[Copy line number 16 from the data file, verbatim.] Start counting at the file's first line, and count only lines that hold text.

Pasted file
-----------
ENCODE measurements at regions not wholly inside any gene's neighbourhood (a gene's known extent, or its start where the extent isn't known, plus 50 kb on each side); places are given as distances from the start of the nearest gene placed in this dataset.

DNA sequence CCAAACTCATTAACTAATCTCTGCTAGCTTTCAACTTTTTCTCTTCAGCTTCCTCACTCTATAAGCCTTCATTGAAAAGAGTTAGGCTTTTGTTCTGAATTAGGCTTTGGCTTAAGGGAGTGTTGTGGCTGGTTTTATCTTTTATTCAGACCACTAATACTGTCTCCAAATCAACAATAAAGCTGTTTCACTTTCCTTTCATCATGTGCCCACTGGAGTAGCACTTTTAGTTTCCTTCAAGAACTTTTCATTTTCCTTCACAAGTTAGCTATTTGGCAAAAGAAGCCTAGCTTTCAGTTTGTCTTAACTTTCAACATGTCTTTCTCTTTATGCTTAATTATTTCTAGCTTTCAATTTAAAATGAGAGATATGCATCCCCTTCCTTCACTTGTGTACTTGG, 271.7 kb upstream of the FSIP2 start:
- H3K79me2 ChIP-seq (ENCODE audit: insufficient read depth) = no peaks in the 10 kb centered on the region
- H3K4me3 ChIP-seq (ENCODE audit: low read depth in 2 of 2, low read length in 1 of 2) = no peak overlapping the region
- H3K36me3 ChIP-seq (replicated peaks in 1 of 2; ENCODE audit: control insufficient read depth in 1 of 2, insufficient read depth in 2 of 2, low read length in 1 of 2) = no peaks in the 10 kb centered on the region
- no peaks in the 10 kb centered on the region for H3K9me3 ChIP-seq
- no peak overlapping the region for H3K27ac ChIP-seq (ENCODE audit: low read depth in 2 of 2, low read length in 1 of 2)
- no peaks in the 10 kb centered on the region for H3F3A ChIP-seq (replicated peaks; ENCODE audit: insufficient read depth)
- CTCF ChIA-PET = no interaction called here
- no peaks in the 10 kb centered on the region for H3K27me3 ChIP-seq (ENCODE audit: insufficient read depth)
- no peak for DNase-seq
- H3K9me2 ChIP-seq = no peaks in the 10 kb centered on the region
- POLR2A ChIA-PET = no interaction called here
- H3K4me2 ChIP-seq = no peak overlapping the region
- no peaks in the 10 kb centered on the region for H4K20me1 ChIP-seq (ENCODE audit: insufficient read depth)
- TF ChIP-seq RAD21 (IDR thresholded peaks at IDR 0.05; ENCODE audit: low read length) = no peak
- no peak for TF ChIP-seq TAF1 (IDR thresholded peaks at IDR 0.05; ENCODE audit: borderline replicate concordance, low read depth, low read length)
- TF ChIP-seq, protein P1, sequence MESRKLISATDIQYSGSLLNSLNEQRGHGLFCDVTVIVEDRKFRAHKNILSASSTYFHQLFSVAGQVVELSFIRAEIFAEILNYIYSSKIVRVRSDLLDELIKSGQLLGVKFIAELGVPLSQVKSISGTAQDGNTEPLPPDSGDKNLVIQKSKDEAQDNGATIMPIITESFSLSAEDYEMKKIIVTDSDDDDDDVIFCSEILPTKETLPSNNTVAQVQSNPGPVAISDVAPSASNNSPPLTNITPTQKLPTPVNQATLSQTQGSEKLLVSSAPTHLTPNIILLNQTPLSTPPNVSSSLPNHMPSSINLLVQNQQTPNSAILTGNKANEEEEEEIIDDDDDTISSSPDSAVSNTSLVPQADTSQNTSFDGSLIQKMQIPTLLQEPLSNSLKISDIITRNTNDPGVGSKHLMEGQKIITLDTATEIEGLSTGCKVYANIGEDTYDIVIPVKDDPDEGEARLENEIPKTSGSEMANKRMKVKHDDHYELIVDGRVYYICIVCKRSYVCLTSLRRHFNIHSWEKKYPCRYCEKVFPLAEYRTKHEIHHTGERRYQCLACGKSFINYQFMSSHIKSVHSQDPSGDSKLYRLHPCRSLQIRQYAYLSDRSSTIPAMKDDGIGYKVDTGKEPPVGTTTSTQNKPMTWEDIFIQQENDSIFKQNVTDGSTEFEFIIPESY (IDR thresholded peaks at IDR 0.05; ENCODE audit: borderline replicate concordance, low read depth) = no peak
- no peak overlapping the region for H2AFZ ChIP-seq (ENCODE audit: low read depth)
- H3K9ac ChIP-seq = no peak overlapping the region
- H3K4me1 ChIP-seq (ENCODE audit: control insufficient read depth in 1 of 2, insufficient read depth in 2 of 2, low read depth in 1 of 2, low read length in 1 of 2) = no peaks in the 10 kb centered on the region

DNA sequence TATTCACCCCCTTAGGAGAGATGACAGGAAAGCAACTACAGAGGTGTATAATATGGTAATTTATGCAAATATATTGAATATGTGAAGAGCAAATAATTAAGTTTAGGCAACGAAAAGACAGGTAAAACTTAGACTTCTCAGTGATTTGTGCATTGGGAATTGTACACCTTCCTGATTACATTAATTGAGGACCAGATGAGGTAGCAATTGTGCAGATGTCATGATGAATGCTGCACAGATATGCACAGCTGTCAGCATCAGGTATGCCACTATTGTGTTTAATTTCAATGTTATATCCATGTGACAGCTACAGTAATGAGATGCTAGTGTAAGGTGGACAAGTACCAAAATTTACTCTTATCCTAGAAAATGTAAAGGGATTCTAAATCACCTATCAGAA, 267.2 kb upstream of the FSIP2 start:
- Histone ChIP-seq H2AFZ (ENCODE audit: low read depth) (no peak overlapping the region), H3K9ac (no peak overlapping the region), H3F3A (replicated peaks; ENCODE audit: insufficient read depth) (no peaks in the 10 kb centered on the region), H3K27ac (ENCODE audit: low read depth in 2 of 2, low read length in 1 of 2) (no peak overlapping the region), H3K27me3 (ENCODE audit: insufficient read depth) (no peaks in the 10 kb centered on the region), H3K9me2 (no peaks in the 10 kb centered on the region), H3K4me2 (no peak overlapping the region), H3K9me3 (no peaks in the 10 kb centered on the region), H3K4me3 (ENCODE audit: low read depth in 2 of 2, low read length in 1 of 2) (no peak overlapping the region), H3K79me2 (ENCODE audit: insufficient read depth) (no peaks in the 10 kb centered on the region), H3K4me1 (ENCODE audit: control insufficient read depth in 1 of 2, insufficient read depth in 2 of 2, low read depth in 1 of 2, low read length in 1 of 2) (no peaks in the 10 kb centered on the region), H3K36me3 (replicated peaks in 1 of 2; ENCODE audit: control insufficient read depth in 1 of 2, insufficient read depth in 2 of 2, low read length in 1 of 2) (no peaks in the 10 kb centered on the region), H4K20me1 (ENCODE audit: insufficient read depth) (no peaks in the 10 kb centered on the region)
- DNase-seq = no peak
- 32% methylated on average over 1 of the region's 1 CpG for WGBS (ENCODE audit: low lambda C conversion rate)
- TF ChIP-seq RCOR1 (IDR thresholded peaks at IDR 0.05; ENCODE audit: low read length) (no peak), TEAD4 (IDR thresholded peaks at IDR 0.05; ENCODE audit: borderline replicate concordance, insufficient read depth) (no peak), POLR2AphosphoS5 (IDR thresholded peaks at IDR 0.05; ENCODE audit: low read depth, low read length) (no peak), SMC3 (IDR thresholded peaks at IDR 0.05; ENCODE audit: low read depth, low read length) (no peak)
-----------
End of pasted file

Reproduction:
- TF ChIP-seq RAD21 (IDR thresholded peaks at IDR 0.05; ENCODE audit: low read length) = no peak